Tabletop Games Top Video Games on Kickstarter

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Via Polygon- “Tabletop games continued their meteoric rise on Kickstarter throughout 2018, helping push the games category to an all-time high of more than $200 million. Data provided to Polygon by the crowdfunding platform show a nearly 20 percent increase in funds raised by successful tabletop projects over the previous year.

Earnings for successful video game projects were down for the third year in a row. In fact, that decline accelerated sharply compared to the previous year.

In total, the tabletop games category — which includes board games, hobby miniatures games, card games, and tabletop role-playing games — was up $27.23 million, a 19.8 percent increase compared to 2017. The total raised by successful tabletop campaigns was $165 million, also an all-time high for the Kickstarter platform.

The video game category declined $1.45 million, or eight percent compared to 2017. Successful video game projects raised a total of only $15.8 million last year, compared to $17.25 million the year previous. That number is considerably lower than the platform’s all-time high for the video game category, which came in 2015 at $41.5 million.”

The data presented certainly gives some food for thought; why is it that people are more willing to back tabletop games rather than video games? Part of it stems from the fact that when many tabletop projects launch on Kickstarter, they have, usually, already finished developing their game. The money is often needed for physical materials and to pay for publishing. Extra material is able to be added at certain points because the main concepts are completed. Video game projects are more difficult to complete within a certain time limit. Think of the games that come from large scale studios and their shortcomings from being pushed out before the game is complete. How can consumers realistically back a project with a six-month completion date and expect to get a polished experience? Several commenters discussed how they’ve backed a video game project and still have not gotten anything in return, despite it being completed over a year ago.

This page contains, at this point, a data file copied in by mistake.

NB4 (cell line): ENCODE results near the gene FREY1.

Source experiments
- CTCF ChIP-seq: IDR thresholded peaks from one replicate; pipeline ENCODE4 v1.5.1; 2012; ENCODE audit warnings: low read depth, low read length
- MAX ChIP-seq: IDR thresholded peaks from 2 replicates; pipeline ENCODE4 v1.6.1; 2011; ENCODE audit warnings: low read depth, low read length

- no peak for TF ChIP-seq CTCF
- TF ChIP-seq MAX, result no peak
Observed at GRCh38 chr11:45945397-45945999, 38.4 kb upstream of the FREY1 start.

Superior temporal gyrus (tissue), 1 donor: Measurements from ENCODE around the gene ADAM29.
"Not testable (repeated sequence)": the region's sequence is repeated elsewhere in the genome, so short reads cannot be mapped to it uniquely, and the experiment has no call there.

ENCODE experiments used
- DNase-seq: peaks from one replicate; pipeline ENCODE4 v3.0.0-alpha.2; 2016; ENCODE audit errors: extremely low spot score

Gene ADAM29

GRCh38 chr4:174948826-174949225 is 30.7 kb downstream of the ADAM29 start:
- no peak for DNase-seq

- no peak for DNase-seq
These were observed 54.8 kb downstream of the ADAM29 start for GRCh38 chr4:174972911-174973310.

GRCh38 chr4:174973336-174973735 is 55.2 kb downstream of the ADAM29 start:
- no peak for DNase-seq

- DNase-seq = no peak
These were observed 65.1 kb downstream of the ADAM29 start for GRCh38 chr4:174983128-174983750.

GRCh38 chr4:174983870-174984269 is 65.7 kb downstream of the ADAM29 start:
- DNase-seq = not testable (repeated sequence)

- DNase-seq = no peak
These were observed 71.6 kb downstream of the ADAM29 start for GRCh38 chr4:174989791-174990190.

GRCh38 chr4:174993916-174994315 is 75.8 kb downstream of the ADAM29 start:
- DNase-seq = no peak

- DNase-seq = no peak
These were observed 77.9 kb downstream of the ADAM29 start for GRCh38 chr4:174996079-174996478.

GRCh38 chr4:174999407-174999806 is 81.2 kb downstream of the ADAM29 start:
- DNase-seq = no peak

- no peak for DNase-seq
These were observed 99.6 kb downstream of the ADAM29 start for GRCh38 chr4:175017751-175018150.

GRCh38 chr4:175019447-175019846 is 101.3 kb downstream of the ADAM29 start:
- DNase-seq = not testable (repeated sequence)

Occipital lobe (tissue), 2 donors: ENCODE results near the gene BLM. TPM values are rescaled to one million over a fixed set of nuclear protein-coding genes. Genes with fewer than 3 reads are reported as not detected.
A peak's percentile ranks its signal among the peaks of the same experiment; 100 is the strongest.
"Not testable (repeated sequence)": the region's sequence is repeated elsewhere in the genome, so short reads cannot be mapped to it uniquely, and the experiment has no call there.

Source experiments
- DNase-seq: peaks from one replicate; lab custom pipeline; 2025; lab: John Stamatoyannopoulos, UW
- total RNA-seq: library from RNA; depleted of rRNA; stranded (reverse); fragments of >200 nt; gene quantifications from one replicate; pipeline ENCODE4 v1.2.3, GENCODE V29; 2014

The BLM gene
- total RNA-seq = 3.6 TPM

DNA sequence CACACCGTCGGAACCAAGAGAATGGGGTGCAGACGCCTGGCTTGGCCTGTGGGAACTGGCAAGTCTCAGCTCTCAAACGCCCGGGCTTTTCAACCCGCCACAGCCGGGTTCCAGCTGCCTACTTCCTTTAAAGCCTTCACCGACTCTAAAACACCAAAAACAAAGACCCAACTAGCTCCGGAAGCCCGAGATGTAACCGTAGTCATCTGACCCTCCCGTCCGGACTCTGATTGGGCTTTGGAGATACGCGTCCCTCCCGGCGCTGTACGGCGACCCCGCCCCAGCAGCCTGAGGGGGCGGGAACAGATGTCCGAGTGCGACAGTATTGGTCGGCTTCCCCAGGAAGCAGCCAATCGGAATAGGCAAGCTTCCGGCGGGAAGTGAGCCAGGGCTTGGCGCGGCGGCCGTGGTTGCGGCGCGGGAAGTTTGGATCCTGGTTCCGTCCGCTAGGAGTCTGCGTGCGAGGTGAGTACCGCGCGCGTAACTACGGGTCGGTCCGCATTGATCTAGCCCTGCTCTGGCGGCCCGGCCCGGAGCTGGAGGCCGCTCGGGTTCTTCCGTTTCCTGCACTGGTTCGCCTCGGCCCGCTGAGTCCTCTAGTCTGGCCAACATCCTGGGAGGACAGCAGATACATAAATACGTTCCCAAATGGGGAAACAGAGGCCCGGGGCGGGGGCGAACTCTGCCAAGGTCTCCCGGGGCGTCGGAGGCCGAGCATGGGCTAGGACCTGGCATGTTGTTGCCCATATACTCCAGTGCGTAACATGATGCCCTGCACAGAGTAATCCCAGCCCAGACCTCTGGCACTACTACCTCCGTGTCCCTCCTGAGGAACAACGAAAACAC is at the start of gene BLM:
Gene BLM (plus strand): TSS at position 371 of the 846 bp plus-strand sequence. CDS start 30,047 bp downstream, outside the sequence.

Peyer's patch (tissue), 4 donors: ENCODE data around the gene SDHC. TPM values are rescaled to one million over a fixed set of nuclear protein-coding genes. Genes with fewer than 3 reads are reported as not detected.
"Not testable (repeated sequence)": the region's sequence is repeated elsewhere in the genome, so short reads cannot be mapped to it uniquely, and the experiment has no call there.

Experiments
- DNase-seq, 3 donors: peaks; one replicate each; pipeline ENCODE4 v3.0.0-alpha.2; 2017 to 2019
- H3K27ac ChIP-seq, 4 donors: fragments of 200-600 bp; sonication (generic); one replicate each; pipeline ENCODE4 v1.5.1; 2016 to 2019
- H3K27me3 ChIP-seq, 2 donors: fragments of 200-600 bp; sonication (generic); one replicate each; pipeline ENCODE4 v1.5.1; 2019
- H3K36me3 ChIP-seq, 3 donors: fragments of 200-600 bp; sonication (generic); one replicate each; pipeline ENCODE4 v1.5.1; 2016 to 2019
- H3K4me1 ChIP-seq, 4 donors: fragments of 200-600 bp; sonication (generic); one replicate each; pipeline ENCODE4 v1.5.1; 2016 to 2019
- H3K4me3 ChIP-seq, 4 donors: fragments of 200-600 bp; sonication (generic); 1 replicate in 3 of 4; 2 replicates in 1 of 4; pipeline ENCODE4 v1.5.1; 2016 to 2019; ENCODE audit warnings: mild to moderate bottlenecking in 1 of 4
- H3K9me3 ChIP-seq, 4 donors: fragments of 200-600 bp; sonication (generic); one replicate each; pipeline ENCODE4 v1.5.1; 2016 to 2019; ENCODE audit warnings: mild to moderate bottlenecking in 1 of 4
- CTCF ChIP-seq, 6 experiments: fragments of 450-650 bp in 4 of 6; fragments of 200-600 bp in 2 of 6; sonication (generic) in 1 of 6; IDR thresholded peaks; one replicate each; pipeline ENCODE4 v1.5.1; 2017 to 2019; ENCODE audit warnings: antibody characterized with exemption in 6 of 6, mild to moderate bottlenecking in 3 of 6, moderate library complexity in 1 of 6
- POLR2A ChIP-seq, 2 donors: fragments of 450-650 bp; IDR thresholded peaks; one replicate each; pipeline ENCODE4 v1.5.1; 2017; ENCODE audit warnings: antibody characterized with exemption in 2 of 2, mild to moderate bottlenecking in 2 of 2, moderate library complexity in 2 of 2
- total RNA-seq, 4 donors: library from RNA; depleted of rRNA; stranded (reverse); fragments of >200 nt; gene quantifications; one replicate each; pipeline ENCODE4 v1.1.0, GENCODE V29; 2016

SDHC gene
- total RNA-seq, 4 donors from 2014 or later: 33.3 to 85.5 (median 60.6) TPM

Some of my best board game experiences came from Kickstarter projects, including Exploding Kittens and Secret Hitler. The benefit of tabletop experiences is that it’s easier to include those who are not necessarily in any nerdy fandoms. Board games were a staple experience for many children growing up; from the classic friendship destroying Monopoly to the spelling struggles of Scrabble, there is certainly something out there for everyone. While there certainly are board games tailored to video game fans (included Kickstarter funded Dark Souls-The Board Game), many of them are inclusive to all and allow for a fun time among gamers and non-gamers alike.

What are your thoughts on the success of tabletop Kickstarter projects versus video games? Leave us a comment below or a voicemail at (347) 509-5620!